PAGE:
Happy Friday, traders. Welcome to our weekly market wrap, where we look back at these last five trading days with a focus on the market news, economic data, and headlines that had the most impact on gold prices and other key correlated assets—and may continue to into the future.
On Friday morning, gold is closing a week in which things have generally moved only down and to the right, leading the yellow metal toward its lowest close since Q1, on the final trading session of Q2.
So, what kind of week has it been?
To the dismay of traders, managers, or prognosticators with a long-gold bias (and often, probably, long-gold positions), pricing of the shiny metal has spent another week at the mercy of the Federal Reserve’s expectations for the tightening cycle to continue on in some for in the second half of 2023. This is despite the fact that we’re now more than two weeks removed from the most recent FOMC meeting and its “June pause,” as Jerome Powell & Co have resumed a markedly hawkish stance in their public communications.
Although the biggest macroeconomic “moment” of the week, a joint panel interview with Fed Chair Powell and counterparts from the Bank of England and the European Central Bank didn’t arrive until Wednesday and didn’t drive a steep immediate drop in the gold chart, it has become clear that the investor projections and hopes to the contrary are starting to buckle under the weight of the US central bank return to such an outwardly hawkish position. For gold, this presents a great deal of downward pressure, applied consistently. And this week proved that the pressure can amplify the downside risks to gold even around the release of usually inert pieces of US economic data. Two released this week, on either side of Powell’s commentary, presented strong examples.
On Tuesday morning, after gold had managed to hold near $1925-30/oz to begin the trading week, the Durable Goods number for May (the monthly growth in orders to manufacturers for larger items, from TVs to jetliners) came in well above expectations. The news drove a general risk-on swing in the markets, as demonstrated by healthy gains on the day in all three major US stock indexes. The shift in investors’ mood was a sell-signal for safe-haven gold on those merits alone, but the yellow metal came under additional pressure as markets remain steeped in a paradigm in which signs of US economic health signal a persistence of higher rates for longer as the Fed continues to tighten. Gold spot prices slid $15/oz to the day’s lows at $1915 through Tuesday morning as the Dollar rallied with equities.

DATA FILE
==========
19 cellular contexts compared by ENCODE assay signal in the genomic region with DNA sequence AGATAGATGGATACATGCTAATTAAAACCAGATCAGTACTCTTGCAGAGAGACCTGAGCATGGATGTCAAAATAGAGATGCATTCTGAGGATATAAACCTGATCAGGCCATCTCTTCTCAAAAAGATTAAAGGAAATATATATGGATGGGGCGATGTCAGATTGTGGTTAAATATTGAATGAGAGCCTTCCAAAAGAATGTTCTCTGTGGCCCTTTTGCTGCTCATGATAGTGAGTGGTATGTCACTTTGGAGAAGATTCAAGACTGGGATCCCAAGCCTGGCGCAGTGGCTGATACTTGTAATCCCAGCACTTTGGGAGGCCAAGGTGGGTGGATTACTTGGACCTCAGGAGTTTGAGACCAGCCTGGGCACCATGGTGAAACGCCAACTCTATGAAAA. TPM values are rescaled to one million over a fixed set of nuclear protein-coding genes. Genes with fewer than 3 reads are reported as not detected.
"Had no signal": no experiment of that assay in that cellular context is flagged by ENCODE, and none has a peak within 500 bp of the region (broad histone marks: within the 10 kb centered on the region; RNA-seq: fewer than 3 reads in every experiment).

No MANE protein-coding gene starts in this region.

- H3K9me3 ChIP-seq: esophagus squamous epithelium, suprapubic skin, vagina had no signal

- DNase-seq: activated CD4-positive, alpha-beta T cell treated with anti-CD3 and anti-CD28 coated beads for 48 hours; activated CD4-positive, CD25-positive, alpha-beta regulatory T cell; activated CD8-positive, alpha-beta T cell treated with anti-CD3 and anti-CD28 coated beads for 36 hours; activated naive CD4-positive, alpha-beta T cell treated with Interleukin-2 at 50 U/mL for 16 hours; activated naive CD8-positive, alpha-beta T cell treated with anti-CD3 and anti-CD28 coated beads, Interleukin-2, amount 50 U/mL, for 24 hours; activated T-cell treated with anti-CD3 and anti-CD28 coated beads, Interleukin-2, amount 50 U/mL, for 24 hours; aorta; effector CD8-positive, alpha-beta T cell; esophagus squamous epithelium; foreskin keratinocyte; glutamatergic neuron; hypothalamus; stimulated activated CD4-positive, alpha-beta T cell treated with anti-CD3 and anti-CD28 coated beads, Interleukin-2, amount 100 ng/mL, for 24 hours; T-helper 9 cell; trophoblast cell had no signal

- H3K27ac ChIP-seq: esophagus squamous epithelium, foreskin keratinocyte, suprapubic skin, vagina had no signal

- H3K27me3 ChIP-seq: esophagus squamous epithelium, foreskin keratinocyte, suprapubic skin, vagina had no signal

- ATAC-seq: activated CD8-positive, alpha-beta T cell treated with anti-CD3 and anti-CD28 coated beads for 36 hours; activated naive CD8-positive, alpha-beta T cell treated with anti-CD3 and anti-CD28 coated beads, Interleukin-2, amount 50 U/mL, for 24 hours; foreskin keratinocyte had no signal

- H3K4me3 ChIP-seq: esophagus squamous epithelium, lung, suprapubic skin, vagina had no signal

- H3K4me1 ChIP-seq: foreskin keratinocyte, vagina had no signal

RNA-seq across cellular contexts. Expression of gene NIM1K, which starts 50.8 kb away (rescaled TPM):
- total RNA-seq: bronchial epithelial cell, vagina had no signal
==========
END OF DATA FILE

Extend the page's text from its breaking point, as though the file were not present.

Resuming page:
Because of Tuesday’s weakening in the gold chart, investors and traders were less compelled to sell prices lower on Wednesday as the market focus turned to hearing from J. Powell and his peers. From the US’ monetary perspective, Powell maintained the same line he has held since announcing a pause to interest rate hikes at the June FOMC: the hiking cycle will continue on until inflation pressure cools further because while the risk of a rough US recession resulting from the Fed’s crusade is present, it is not the most likely outcome. In the day’s trading, there was some mild slippage in gold prices, but the market found reliable support at $1910/oz.
Thursday saw the strongest shock of acute volatility of gold this week. Thanks again to where the Fed has held the market’s focus in recent weeks, the fast action in gold trading was in reaction to, of all things, the weekly Initial Jobless Claims number. The week’s number of new unemployment claims dropped to 239K, which is neither a historically low number, but as the week-to-week delta was -26K, it was accurately reported as the biggest one-week drop since late 2021. Initial Claims can be a volatile number, to the point of it being hard to derive any signals beyond the short term, as evidenced by just last week is the highest weekly number since...late 2021. But, again, the marketplace is locked into the current stream wherein positive US economic data is generally a hawkish signal for interest rates; because the sense that indications of a resilient US economy in spite of the Fed’s aggressive tightening cycle means that the Fed will continue on with the same. As Treasury yields ripped higher on Thursday morning, with the 10-year reaching near +3.9%, gold spot prices broke the solid floor at $1900/oz for the first time since Q1, briefly touching the week’s seabed below $1895. Although the super-heated rally in yields didn’t pull back on Thursday, the one positive signal we’ve seen from gold traders this week was the relatively quick correction of the initial collapse. Before lunchtime in New York, the gold spot retraced back to $1910.
Given the consistent theme of this recap, it does seem like gold has one more point of heavy downside risk to weather this week, with the PCE Price Index (regarded as the measure of US inflation on which the FOMC focuses the most) due Friday morning. Expected to be another indication that the Fed’s constriction of financial conditions is bearing fruit, it’s difficult to imagine it being a print that creates a tailwind for the yellow metal. The question, then, will be whether or not prices can continue to rely on support above $1900. Looking farther ahead to next week, the volatility we’ve seen on the back of typically inert data reports means that we should pay closer attention to data sets like the ISM Manufacturing Index coming at the start of the week before we get another key Jobs Report in a week’s time.
For now, traders, I hope you can get out and safely enjoy your weekend for the next couple of days. After that, I’ll see everyone back here next week.